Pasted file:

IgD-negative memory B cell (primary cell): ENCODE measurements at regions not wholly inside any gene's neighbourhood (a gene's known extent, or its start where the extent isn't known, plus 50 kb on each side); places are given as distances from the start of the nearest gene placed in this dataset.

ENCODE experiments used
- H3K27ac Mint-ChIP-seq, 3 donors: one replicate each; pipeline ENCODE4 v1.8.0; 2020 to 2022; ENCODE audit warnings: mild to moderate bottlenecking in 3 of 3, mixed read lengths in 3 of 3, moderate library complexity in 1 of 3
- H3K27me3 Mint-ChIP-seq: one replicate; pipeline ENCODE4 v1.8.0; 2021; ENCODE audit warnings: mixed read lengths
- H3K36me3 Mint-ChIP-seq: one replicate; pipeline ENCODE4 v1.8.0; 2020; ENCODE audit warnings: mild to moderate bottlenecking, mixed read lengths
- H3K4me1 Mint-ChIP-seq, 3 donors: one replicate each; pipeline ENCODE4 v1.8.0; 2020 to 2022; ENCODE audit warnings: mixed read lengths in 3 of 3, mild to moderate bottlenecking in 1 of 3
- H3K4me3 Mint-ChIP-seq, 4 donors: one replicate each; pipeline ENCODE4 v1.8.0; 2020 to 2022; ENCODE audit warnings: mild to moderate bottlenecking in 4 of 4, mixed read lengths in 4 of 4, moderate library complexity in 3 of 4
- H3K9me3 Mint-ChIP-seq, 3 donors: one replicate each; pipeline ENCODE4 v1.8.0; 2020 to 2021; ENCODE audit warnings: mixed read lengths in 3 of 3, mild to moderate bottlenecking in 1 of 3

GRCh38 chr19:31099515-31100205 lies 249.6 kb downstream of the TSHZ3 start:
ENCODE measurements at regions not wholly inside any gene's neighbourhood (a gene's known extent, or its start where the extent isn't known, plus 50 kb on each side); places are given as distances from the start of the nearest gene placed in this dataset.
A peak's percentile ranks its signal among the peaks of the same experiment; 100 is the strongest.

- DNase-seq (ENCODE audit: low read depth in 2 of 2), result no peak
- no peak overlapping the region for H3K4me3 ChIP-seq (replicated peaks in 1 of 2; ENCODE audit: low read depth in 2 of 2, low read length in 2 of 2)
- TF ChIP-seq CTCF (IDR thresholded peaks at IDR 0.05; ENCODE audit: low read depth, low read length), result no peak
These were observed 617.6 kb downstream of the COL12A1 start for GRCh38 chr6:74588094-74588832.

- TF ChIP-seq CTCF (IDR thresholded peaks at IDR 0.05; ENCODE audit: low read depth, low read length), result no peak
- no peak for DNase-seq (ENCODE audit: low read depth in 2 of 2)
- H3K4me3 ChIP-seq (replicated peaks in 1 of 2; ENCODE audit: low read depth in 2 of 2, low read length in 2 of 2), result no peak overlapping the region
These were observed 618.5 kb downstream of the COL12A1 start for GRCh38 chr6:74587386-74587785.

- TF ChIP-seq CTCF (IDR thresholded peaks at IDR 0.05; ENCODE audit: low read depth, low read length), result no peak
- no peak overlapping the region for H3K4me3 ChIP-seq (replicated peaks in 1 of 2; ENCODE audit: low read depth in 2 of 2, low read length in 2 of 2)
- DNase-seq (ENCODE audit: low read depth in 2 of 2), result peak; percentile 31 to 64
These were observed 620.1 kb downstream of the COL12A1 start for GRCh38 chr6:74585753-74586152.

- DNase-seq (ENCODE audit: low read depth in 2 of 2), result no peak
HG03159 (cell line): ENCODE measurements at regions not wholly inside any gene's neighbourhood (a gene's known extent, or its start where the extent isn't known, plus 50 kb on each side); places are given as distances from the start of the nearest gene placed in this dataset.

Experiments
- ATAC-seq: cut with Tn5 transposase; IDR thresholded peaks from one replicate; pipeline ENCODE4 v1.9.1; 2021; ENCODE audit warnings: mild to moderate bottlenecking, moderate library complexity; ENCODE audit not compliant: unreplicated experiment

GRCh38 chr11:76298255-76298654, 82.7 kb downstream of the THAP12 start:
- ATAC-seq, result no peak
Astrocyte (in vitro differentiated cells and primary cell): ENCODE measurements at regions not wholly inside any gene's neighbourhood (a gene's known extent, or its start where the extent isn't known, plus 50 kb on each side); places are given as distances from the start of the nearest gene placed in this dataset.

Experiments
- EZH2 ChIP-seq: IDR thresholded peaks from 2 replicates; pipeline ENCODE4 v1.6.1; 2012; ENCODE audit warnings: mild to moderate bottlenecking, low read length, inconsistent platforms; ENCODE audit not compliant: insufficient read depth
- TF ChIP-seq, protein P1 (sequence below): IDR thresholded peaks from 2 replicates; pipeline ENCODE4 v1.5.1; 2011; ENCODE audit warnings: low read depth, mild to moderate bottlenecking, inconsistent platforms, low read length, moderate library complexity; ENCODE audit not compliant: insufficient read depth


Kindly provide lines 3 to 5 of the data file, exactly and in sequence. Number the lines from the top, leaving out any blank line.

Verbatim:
- H3K27ac Mint-ChIP-seq, 3 donors: one replicate each; pipeline ENCODE4 v1.8.0; 2020 to 2022; ENCODE audit warnings: mild to moderate bottlenecking in 3 of 3, mixed read lengths in 3 of 3, moderate library complexity in 1 of 3
- H3K27me3 Mint-ChIP-seq: one replicate; pipeline ENCODE4 v1.8.0; 2021; ENCODE audit warnings: mixed read lengths
- H3K36me3 Mint-ChIP-seq: one replicate; pipeline ENCODE4 v1.8.0; 2020; ENCODE audit warnings: mild to moderate bottlenecking, mixed read lengths